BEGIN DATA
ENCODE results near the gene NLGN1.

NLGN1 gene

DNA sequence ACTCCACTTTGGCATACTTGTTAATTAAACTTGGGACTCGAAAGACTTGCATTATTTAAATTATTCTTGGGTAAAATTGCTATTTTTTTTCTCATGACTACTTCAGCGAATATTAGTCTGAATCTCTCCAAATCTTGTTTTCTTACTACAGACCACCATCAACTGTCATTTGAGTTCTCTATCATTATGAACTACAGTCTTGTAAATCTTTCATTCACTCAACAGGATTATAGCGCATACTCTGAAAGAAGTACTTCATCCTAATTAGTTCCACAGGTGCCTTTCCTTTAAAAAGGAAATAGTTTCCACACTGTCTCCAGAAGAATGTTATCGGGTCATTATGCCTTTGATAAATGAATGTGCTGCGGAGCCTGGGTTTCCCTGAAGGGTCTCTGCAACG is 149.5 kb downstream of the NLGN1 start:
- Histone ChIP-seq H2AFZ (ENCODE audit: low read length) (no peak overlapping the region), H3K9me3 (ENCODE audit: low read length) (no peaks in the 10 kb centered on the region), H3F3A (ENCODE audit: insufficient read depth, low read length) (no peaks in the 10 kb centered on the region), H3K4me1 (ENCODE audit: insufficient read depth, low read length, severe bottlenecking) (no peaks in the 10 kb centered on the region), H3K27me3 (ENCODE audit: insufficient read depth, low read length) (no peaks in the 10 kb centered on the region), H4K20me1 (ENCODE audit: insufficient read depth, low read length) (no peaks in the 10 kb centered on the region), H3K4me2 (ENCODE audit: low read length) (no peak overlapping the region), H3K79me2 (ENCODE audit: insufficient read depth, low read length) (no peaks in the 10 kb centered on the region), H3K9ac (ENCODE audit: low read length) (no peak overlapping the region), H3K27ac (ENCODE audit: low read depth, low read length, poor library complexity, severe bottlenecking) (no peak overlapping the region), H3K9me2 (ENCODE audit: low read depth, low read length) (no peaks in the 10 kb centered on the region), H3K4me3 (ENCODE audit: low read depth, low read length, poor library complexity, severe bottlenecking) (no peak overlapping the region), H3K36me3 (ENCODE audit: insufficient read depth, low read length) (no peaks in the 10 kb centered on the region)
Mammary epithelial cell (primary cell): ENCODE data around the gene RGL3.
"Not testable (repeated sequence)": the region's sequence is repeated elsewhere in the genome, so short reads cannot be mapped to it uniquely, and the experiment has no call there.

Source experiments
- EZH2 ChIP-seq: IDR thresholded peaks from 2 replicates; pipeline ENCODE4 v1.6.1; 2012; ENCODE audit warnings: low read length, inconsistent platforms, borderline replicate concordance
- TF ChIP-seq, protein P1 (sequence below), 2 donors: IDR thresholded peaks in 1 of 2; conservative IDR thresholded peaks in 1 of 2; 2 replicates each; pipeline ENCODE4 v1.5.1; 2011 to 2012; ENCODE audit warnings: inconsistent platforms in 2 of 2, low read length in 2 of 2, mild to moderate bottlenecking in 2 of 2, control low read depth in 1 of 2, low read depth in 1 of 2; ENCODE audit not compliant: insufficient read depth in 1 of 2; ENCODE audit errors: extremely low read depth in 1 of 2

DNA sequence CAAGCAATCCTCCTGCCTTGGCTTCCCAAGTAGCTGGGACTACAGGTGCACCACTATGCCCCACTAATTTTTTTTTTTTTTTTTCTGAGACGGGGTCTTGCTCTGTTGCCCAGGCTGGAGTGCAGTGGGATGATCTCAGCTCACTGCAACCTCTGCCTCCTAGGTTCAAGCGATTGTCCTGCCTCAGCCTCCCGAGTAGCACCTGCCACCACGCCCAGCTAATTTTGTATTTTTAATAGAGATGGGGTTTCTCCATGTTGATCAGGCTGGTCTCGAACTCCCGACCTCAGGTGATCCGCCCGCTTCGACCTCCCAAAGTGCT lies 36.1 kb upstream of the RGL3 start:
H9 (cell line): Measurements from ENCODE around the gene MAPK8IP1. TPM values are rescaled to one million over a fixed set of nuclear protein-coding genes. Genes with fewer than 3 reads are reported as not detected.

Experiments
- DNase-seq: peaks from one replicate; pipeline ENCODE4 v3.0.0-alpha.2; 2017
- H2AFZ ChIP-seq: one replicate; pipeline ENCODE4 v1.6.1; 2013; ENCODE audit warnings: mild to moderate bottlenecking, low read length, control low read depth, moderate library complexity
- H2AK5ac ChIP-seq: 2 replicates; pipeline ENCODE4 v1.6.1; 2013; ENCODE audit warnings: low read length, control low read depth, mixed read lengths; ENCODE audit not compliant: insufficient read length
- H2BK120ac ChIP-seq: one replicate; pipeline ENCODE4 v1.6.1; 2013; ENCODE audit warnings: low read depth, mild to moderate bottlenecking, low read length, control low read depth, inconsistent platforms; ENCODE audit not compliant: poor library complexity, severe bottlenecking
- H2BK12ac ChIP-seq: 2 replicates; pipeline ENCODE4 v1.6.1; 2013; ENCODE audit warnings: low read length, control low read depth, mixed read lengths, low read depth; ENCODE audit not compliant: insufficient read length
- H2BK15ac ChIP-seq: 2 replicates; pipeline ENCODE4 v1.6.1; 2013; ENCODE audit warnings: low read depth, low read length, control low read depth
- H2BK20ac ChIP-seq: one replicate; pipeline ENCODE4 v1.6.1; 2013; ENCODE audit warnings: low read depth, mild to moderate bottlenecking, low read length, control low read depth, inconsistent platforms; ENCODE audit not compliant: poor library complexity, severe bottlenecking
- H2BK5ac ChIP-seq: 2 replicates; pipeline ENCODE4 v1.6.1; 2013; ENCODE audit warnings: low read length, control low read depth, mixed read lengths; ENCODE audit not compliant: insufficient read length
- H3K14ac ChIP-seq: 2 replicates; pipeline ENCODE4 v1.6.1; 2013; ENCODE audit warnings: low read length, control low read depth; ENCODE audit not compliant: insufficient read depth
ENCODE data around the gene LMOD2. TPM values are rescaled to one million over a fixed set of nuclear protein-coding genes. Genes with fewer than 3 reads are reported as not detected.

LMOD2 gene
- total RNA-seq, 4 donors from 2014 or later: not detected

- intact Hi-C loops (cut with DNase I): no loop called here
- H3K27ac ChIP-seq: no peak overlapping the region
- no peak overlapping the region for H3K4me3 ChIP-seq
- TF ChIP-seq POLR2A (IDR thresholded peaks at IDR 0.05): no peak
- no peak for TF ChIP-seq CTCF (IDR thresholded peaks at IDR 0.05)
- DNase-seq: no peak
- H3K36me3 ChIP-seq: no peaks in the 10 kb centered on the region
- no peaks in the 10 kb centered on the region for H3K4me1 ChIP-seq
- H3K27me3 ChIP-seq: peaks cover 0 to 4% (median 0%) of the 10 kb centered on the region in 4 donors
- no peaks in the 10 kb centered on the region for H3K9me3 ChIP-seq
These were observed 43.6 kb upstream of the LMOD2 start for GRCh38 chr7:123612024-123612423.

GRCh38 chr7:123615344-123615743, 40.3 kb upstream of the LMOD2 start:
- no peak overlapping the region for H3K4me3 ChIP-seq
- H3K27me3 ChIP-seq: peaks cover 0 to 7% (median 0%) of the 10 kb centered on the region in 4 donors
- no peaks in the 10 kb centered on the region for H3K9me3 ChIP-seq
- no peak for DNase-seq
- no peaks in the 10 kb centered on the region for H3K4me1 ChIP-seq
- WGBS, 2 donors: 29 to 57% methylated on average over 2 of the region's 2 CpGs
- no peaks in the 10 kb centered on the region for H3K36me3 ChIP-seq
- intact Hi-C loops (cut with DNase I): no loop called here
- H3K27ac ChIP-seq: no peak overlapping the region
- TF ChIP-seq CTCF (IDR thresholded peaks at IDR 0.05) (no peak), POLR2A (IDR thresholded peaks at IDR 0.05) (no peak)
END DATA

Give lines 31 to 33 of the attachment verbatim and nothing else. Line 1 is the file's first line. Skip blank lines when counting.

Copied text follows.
- H3K36me3 ChIP-seq: no peaks in the 10 kb centered on the region
- no peaks in the 10 kb centered on the region for H3K4me1 ChIP-seq
- H3K27me3 ChIP-seq: peaks cover 0 to 4% (median 0%) of the 10 kb centered on the region in 4 donors